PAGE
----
Jean-Francois Richet's "Mesrine" is a bloody, hi-octane account of a legendary gangster. In "The Beaches of Agnes" Agnes Varda looks back at eighty at her own momentous life. Light years apart in spirit, the two films are part of a cluster of remarkable self-portraits and biopics that dominate the 14th edition of Rendezvous with French Cinema. Unspooling at the Walter Reade Theater and IFC Center March 5-15, this year's edition is notable, too, for the accomplished work of women filmmakers, including Claire Denis with her glorious "35 Shots of Rum"; and for selections from auteurs Claude Chabrol ("Bellamy"), Andre Techine ("The Girl on the Train") and Benoit Jacquot ("Villa Amalia"). As well, after a sense that recent Rendezvous were serving up too many "seconds," as we say in the schmatte trade, it's heartening to report that Martin Provost's fest entry "Seraphine" just won seven Cesars, including best picture, while Jean-Francois Richet snagged best director for "Mesrine."
In "The Beaches of Agnes" New Wave vet Varda has contrived a wondrous vehicle for recapturing watershed moments, a kind of cine memoir that filters her past through the many beaches, from Noirmoutier in France to the Pacific in California, that in some way shaped her. Shooting in HD video, Varda includes reenactments of events in her life; old photos (she started as a photographer for Jean Vilar); excerpts from both her own films, including "Cleo from 5 to 7" and "The Vagabond," and those of her late husband Jacques Demy. At times Varda is archly literal, as when she walks backwards or sets up mirrors on the beach that reflect and coexist with "real" water and sky. Continually inventive and playful, the film has the artisanal flavor of something made up as it goes along. So many striking moments: a cartoon cat who comically "interviews" Varda in the electronically altered voice of Chris Marker; a scene from her first film in 1954, projected on a makeshift screen on a moving wagon. And over it all a wash of ironic nostalgia, but also deep sadness. The most moving moments, which catch Varda weeping, display her photos of the beautiful dead - my God, the young Gerard Philippe! - including portraits of Jacques Demy, "le plus cheri des morts."
The second of Rendezvous' luminous cine memoirs - and not to be missed - is "Stella" an account by Sylvie Verheyde of her own coming of age. Stella Vlaminck (tellingly with the same initials as the filmmaker) is an 11 year old girl from a blue-collar background, living in her parents' cafe-hotel -- where, she tells us in voiceover, "guys die of cirrhosis and stuff." Transferred to a classy secondary school, she at first flounders, then comes into her own, surmounting the marital meltdown in her family. Dispensing with Hollywood hoopla, this film approaches the triumph over adversity with an unassuming tone, layering Stella's streetwise voice over events that tumble in on you.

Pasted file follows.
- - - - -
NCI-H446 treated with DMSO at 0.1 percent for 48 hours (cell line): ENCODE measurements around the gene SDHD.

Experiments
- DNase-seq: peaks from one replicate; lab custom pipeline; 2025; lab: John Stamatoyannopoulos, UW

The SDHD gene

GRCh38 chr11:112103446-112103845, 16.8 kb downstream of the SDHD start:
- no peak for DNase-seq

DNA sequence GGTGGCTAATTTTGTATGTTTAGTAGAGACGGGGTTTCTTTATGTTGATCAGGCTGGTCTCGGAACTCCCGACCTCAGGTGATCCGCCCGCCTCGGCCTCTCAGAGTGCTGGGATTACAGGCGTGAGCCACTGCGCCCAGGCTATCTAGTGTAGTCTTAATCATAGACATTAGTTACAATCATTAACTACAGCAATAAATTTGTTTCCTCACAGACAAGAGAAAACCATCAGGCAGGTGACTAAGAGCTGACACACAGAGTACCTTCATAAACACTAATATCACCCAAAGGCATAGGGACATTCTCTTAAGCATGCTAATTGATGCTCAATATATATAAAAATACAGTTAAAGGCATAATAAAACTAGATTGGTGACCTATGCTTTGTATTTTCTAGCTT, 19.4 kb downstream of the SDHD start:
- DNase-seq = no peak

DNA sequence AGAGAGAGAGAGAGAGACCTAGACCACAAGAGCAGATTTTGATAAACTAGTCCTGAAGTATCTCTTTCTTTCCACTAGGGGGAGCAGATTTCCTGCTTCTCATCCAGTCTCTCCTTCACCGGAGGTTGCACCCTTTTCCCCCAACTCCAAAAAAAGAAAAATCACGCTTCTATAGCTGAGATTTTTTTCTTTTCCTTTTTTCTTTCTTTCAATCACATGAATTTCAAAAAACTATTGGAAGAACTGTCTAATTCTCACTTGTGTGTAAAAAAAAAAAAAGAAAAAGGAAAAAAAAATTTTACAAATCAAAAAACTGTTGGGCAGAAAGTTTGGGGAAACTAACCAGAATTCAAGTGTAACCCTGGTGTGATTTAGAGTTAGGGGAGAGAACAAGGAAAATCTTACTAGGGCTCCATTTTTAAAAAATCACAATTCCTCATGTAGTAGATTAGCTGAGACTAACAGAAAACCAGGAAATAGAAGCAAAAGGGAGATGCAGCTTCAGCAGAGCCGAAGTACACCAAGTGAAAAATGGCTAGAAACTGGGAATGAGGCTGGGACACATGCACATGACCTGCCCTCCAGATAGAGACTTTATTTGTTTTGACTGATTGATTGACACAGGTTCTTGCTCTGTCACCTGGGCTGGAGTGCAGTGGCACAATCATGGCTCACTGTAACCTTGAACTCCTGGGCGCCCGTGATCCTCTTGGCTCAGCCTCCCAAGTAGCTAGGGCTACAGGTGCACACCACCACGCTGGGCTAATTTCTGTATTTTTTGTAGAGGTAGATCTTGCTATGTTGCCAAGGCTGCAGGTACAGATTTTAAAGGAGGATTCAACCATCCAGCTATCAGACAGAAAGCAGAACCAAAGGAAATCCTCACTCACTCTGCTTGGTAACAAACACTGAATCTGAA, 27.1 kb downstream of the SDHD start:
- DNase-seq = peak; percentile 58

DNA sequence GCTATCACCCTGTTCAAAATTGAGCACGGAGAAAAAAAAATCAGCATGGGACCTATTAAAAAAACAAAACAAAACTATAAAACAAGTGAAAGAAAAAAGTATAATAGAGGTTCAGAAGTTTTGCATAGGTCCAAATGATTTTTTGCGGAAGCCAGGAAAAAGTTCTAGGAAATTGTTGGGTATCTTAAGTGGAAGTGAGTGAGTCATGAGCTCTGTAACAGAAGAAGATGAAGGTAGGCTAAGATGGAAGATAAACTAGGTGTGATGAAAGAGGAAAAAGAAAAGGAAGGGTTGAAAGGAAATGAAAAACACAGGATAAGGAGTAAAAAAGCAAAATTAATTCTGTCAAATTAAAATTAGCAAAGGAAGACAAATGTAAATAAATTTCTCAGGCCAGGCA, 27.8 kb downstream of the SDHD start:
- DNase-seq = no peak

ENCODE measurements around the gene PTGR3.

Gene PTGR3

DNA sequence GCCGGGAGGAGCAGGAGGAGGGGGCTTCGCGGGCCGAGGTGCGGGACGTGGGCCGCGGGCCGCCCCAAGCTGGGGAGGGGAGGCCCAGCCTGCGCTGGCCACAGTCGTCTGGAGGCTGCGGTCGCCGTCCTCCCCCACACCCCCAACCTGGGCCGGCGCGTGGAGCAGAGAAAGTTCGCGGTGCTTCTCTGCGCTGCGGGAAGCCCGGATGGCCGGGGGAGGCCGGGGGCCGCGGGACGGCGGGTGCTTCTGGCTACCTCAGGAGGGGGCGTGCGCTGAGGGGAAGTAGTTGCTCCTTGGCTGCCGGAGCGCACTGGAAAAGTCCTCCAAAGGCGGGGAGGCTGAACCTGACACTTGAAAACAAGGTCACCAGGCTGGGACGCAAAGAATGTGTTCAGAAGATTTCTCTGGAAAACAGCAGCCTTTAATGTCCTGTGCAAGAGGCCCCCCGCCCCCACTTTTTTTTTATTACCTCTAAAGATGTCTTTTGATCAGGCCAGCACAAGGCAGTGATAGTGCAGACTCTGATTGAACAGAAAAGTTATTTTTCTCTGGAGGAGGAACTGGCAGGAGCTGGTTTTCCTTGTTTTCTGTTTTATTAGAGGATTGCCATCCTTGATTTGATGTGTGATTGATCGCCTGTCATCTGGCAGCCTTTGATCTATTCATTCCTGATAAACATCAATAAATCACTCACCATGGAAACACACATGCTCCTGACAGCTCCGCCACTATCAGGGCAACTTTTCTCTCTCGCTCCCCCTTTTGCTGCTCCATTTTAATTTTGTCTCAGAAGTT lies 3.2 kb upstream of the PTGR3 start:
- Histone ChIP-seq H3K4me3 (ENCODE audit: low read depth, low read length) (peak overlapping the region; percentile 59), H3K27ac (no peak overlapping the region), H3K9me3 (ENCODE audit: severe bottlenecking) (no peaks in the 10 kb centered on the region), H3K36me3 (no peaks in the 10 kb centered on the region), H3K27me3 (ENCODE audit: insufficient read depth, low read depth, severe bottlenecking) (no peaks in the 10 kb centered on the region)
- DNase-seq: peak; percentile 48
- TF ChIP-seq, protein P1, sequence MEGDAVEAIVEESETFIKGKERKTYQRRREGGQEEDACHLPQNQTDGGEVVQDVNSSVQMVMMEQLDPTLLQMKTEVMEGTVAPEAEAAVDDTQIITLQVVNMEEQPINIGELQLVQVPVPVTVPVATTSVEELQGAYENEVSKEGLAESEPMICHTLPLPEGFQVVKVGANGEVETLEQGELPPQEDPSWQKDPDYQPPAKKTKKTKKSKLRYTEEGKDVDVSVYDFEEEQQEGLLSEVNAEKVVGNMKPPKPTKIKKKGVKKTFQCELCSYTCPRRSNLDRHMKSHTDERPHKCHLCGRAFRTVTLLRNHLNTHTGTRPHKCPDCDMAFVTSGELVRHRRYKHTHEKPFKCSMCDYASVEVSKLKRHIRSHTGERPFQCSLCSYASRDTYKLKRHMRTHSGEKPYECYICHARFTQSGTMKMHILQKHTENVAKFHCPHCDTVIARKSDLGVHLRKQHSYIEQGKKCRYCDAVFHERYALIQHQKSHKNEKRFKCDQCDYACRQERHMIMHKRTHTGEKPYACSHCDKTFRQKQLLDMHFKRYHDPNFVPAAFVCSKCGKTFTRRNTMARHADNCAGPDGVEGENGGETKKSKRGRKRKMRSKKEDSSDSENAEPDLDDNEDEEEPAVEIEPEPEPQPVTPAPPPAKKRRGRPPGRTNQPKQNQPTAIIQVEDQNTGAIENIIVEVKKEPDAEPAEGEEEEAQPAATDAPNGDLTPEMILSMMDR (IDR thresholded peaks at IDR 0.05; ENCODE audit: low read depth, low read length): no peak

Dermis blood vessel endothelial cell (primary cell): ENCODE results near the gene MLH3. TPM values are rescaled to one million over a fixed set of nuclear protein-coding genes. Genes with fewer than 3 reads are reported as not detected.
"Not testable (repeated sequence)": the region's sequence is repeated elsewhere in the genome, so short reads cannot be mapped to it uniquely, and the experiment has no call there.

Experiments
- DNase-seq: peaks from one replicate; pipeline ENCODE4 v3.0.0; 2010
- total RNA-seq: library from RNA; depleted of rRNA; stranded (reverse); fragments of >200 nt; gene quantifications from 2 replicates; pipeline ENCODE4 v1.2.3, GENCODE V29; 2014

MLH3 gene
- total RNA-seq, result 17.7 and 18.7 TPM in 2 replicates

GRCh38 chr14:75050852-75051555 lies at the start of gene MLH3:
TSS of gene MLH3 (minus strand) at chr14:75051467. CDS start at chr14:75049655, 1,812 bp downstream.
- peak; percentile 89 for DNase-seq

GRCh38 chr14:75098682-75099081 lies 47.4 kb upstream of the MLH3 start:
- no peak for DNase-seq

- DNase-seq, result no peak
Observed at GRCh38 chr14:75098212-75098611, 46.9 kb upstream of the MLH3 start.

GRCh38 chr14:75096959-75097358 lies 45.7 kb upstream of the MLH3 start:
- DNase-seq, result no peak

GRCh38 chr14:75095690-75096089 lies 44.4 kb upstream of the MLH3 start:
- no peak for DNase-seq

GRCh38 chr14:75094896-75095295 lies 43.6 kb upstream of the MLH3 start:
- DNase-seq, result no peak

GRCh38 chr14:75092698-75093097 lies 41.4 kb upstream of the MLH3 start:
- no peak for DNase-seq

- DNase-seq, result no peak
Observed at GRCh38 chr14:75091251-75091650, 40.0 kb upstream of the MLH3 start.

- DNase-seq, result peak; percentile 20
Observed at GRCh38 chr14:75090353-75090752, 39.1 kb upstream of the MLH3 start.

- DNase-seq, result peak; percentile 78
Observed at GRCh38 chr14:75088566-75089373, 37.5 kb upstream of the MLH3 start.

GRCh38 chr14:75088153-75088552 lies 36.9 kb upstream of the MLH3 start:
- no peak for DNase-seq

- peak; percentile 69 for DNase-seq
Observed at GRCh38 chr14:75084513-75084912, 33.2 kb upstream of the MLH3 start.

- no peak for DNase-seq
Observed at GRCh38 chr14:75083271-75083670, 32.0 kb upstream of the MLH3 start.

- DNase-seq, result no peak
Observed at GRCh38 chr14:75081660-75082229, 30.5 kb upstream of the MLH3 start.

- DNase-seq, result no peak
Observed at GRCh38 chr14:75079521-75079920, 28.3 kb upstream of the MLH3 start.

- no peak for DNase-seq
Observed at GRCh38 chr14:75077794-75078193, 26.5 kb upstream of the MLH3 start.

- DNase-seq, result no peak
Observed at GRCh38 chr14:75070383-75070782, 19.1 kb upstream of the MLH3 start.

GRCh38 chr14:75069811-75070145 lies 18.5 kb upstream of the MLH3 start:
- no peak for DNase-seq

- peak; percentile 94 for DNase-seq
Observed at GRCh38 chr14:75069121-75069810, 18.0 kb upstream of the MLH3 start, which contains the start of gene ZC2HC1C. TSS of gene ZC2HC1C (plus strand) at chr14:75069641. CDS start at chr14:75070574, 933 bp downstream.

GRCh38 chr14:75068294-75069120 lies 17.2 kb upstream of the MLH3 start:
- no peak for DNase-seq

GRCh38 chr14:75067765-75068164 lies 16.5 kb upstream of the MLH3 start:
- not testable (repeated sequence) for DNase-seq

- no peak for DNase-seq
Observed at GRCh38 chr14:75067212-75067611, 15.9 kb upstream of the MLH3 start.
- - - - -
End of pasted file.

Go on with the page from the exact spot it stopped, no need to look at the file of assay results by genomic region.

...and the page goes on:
"Mesrine" comes in two installments: Part 1, "L'instinct de mort," based on a memoir by Jacques Mesrine; and Part 2, "L'ennemi Public #1," to be released separately. This gangster epic reflects the current predilection of French filmmakers for genre flicks and commercial versus arthouse. If New Wavers Truffaut and Godard found inspiration in American cinema, well, now a fresh generation of Gallic filmmakers is again looking across the pond -- Variety dubbed them "French New Wave 2.0." (Other recent examples are "Ne le Dis a Personne" and "Roman de Gare," which lend a French twist to Studio-type thrillers.)
Be forewarned: from its opening scene, "Mesrine" deals in arterial spray, taking violence to new, well, lows. Yet the feral energy of Vincent Cassel (who bagged a Cesar for best actor) and the film's headlong pace make it all compulsively watchable, even when you want to look away. An early scene of Mesrine observing a violent interrogation when serving as a soldier in Algeria suggests that he was either traumatized by or schooled in the brutality he witnessed. Plus dad was a "collabo," which didn't help. Part 1 follows his apprenticeship to sleezy gangster Guido (Gerard Depardieu); marriage and doting fatherhood; a construction stint in Montreal, where he meets soul mate Cecile de France and they brutalize a gullible millionaire. The centerpiece is a daring prison break Mesrine orchestrates with a Canadian inmate, their motto "out or dead." Honorable in his fashion, Mesrine attempts a risky flyby to rescue his prison cohorts, and, thanks to Cassel's charisma, you're rooting for the guy every second. Part 2, which I haven't yet seen, explores Mesrine's talent for playing the media, plotting Houdini-like escapes, and outfoxing the fuzz with ingenious disguises. It's even bloodier, I'm told, than Part 1.